I have to admit, I was really relieved when I was done feeding all those bugs. It was a lot of work! So when the last worm had spun I never cleaned up my insectary, or did anything with the cocoons other than put the selected few for next year in the chiller, and shove the others in the freezer. Today was the day that I finally cleaned everything up and started to prepare the cocoons for use.
First I took the cocoons out the the freezer and put them in the oven at 170 degrees for one hour. It ended up being over and hour because I didn't hear the timer. Oops. It doesn't look like the cocoons are damaged at all, so no worries. My goal here is to dry the pupae inside the cocoon so that the silk won't mold or smell bad. The cocoons have a definate smell, and I wish I could describe it. It's kind of musty and a little sweet at the same time. It's not really gross, but I'm not sure if I'd call it pleasant either. But if the pupae rots on the inside of the cocoon I'm sure it would smell much worse, so dried they will be.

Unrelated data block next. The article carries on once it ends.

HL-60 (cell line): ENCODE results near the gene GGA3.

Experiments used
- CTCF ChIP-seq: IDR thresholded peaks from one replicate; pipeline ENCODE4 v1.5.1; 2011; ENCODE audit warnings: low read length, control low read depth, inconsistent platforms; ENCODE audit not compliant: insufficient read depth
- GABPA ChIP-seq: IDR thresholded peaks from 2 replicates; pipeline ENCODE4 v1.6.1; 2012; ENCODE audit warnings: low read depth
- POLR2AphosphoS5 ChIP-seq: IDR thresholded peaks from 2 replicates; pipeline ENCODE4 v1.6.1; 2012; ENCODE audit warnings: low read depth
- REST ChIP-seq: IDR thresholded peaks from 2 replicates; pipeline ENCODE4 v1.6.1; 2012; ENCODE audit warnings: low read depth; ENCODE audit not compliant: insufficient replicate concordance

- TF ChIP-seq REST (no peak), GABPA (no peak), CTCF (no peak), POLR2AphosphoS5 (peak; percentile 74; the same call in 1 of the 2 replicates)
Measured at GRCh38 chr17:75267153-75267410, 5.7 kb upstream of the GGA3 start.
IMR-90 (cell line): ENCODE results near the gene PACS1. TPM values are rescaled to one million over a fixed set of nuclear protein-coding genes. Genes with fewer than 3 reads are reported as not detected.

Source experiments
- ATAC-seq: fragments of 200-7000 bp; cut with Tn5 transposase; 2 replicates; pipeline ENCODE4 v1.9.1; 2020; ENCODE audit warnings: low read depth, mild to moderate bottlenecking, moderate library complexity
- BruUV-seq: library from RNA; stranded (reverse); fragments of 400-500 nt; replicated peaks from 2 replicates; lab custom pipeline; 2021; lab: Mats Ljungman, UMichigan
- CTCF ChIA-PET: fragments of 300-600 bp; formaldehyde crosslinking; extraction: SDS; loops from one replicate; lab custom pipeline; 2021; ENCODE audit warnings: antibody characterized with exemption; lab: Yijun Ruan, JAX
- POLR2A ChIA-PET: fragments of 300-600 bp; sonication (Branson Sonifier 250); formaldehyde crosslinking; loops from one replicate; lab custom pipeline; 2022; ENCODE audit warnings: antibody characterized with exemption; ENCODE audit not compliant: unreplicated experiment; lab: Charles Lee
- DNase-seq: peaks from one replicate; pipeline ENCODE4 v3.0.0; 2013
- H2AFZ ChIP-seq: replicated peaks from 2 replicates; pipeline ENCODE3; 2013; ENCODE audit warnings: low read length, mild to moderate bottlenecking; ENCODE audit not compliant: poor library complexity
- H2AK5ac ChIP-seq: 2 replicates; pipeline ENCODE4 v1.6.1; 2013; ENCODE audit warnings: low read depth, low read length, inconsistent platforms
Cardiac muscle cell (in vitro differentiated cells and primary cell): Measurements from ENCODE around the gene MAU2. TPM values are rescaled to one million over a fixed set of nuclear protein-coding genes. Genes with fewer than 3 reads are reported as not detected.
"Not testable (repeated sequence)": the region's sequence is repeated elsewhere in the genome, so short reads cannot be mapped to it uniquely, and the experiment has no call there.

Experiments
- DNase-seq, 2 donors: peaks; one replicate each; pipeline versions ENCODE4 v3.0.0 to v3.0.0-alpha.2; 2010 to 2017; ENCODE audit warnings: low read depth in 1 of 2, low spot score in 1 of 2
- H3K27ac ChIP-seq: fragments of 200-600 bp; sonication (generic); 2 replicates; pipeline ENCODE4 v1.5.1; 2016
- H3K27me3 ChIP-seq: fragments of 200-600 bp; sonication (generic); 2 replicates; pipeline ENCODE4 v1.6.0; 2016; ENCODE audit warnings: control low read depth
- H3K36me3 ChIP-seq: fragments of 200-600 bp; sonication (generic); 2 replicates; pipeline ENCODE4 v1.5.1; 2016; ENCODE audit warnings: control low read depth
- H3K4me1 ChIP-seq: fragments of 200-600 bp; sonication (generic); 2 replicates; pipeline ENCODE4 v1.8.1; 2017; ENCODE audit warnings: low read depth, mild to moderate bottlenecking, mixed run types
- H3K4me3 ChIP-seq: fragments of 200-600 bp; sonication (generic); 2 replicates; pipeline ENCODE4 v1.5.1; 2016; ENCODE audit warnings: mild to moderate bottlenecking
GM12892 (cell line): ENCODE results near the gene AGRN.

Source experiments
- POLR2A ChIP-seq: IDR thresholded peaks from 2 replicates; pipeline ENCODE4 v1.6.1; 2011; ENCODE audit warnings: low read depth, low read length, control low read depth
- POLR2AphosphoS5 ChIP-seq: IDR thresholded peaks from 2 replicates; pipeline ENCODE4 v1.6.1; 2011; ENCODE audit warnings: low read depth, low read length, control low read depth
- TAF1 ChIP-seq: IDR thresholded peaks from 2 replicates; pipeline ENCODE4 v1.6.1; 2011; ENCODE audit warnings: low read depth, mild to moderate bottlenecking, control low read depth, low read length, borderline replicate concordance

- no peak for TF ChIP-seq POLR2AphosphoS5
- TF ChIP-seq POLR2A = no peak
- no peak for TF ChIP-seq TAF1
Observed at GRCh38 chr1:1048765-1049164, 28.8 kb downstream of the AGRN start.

The cocoons that I'm saving for next year went into my wine chiller set at 52 degrees. Since A. pernyi is a tropical species they could possibly end up sterile if they get too cold overwintering in the fridge. So I have this wine chiller that I can set at 52 degrees which should induce diapause and keep them safe until next spring. I didn't want to seal them in a container, but I also wanted to keep them from drying out, so I put them in plastic jars with cotton stuffed in the top. I've been keeping the cotton damp so that there is some humidity but hopefully not enough to mold the cocoons.
The next order of business was to pull everything out of the insectary and give it a thorough cleaning. All the equipment had to be bleached and set out to dry. It will be nice to have everything ready to go in the spring when I pull the cocoons out of the chiller.
While I wait out the long winter I will be reading books and getting more documentation on wild silkmoths if I can find any. I will also be attempting to reel some silk for the first time on my own. I took one class on it, but wasn't very successful. I now have much better information on how reeling should be accomplished, so I'll give it a try at some point over this winter.